Every year, on November 1st, my mom would set a place at the head of the table with chocolates, an unlit cigarette, sometimes a bottle of San Miguel, and a chair that would always be empty. Then she would gather us up—us two girls, my grandmother and my aunt—and drive to Sta. Cruz, the town where she grew up.
We would buy flowers from the same roadside shop each year and do the same circuit of relatives’ houses, before finally heading to the town cemetery. There we would stay until after dark, spending time with our fathers—my mother’s father was buried there too—in the only way that was left to us.
For as long as I can remember, our family was part of that nationwide exodus known as Undas, All Souls’ Day. Moving away from home in 2007 put an end to those visits for me, and I haven’t celebrated All Souls’ Day in years. It seems outside of the Philippines, nobody celebrates it quite like we do.
So when I found out about Allerzielen in het Vondelpark (All Souls’ in the Vondelpark), right in the heart of the city, I felt like I had found a little piece of home. From 7pm to 8:30pm on November 2nd (the actual All Souls’ Day, not November 1st like we do back home), lanterns are lit in memory of loved ones…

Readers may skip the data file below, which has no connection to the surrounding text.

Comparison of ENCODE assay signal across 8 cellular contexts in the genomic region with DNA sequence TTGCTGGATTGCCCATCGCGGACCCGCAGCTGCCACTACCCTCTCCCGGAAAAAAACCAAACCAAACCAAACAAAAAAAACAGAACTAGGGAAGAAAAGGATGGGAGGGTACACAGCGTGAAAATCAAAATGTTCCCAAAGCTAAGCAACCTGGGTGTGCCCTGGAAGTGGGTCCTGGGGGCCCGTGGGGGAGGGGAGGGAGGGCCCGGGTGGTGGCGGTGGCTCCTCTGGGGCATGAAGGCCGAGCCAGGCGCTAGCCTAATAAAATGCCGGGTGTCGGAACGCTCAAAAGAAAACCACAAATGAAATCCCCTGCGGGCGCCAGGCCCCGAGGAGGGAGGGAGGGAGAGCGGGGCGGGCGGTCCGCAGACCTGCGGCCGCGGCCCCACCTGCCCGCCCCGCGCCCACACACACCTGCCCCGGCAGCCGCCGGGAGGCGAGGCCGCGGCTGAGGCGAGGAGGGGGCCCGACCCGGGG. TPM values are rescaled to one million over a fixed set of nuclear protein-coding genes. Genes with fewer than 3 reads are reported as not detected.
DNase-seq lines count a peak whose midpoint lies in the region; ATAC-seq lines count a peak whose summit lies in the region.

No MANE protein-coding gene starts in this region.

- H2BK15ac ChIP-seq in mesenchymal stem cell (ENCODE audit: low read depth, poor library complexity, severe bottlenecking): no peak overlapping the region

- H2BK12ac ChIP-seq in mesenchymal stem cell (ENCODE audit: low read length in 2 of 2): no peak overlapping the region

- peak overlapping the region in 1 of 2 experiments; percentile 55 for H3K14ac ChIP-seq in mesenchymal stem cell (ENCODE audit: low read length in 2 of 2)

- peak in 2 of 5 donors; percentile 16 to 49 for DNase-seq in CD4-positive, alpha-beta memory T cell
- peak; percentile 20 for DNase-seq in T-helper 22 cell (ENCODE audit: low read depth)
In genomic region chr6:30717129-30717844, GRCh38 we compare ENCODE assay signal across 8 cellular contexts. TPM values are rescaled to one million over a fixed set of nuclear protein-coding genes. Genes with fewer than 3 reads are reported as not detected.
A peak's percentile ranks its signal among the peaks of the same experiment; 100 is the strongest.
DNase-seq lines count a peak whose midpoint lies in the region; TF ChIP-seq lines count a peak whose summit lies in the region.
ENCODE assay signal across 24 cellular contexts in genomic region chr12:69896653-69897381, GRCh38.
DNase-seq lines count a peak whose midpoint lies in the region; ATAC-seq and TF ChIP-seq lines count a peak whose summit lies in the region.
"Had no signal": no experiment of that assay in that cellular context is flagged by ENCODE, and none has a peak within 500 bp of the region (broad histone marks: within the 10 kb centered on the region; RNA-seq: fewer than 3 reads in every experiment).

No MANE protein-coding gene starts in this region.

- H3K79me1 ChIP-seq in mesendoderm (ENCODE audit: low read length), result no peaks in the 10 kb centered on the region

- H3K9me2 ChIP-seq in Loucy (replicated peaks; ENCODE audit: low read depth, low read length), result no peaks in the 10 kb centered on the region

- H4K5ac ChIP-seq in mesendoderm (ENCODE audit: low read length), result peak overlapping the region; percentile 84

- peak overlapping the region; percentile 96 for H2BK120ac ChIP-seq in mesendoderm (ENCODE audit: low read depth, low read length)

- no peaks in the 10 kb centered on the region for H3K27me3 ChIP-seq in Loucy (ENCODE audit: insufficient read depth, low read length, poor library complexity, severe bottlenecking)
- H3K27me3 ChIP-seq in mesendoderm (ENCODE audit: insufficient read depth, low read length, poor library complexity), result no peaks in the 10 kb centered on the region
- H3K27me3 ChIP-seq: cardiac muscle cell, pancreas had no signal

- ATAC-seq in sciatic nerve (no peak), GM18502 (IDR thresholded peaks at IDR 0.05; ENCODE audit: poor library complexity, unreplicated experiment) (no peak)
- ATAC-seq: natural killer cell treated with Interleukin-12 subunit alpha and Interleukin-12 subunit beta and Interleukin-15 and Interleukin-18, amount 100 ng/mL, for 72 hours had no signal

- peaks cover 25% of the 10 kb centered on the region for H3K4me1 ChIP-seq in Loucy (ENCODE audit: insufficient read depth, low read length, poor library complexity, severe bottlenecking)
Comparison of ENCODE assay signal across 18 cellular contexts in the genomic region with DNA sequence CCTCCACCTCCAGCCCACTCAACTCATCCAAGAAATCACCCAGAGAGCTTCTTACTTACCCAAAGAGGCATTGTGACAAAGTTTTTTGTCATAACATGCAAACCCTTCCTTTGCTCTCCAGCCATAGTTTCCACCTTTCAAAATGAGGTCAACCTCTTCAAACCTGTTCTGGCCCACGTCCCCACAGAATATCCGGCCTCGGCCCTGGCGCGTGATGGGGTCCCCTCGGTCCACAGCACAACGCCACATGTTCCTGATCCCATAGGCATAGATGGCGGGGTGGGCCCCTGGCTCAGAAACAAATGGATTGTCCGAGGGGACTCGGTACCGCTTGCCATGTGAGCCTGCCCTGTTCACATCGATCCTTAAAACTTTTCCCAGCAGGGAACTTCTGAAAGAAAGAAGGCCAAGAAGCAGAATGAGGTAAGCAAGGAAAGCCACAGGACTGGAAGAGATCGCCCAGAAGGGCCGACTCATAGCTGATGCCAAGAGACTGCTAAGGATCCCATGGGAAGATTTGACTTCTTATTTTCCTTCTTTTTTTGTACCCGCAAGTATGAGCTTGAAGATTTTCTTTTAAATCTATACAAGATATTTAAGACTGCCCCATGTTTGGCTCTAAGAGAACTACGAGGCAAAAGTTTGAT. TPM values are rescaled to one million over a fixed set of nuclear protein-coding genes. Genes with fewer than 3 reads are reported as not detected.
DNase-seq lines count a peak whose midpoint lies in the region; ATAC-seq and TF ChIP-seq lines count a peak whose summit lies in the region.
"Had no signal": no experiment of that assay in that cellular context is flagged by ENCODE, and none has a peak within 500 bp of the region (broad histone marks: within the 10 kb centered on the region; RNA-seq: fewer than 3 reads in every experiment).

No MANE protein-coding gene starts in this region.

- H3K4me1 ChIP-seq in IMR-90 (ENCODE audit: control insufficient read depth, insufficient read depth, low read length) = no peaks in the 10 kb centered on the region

… and in true Dutch fashion, are set sail as boats on the water. In this case, the water was the big pond at the Vondelpark, near the Van Eeghenstraat gate.
From the Allerzielen website: ”Everyone who is busy cycling through the Vondelpark, on the way home from work or to the pub, can be a witness. A simple and nice gesture, an accessible way to show how loss is part of life. Because it is so, and so can be difficult.
Everyone is welcome to launch a burning light in memory of someone special. And to celebrate life.”
Volunteers provided floating lanterns, candles and matches; a table with paper, markers and paste was available for children to write notes.
I didn’t write any notes, but I came with old photographs of my dad…
… and my grandparents: Dadu and Dima on my father’s side, and Nanay on my mother’s side.
Marlon and I put the lanterns in the water and watched the wind blow them gently across the darkness. I followed them along the muddy shore of the pond, where they washed up against the “boats” of others loved and lost…
… and somehow found their way back to each other. I like to think that this is how I’ll find them when we meet again someday: all together, shining, and filled with light.
The weather was freezing, rainy and awful, so there wasn’t much of a crowd. It seems last year they had masses of boats, which made for beautiful photos. Still, it was a special moment of stillness on a busy Friday night in the heart of the city. One that made me feel just a little closer to home.